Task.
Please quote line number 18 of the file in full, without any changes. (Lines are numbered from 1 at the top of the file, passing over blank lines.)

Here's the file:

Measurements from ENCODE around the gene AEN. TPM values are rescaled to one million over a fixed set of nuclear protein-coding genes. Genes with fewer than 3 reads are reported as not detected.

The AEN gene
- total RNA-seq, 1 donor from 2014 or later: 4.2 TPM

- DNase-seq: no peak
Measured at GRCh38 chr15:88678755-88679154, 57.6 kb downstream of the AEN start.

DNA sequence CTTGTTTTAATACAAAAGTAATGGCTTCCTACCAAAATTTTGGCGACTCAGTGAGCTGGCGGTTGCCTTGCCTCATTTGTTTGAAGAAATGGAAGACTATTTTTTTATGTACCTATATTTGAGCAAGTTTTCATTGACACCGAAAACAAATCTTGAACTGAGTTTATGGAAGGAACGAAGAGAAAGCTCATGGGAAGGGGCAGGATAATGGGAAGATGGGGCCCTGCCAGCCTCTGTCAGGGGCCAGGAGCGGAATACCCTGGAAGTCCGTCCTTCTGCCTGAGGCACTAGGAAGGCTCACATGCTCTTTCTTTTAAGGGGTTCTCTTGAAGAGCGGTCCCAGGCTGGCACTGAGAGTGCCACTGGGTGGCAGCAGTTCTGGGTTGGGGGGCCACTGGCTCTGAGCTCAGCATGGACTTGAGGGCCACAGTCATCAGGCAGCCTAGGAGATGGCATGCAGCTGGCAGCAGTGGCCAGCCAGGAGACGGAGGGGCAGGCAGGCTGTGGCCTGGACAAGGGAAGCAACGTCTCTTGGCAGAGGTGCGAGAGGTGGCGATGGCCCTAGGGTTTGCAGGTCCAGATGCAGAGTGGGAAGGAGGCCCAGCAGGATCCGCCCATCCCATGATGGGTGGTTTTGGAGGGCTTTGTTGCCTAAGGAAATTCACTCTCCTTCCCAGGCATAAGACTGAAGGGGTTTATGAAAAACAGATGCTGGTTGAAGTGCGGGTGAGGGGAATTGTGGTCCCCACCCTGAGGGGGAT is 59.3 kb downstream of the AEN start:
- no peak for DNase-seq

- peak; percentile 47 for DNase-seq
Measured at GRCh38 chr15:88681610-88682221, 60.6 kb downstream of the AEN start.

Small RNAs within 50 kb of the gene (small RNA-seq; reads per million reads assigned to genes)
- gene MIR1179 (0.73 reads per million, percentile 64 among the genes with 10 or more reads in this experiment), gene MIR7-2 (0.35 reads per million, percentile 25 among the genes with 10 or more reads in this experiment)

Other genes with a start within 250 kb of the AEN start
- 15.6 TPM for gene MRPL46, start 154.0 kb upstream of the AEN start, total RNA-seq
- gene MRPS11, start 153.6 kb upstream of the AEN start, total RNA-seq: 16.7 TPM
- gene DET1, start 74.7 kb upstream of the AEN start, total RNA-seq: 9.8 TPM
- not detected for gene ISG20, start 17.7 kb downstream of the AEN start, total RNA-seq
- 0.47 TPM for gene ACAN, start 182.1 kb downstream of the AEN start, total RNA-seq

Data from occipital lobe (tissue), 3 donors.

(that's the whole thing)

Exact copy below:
Data from occipital lobe (tissue), 3 donors.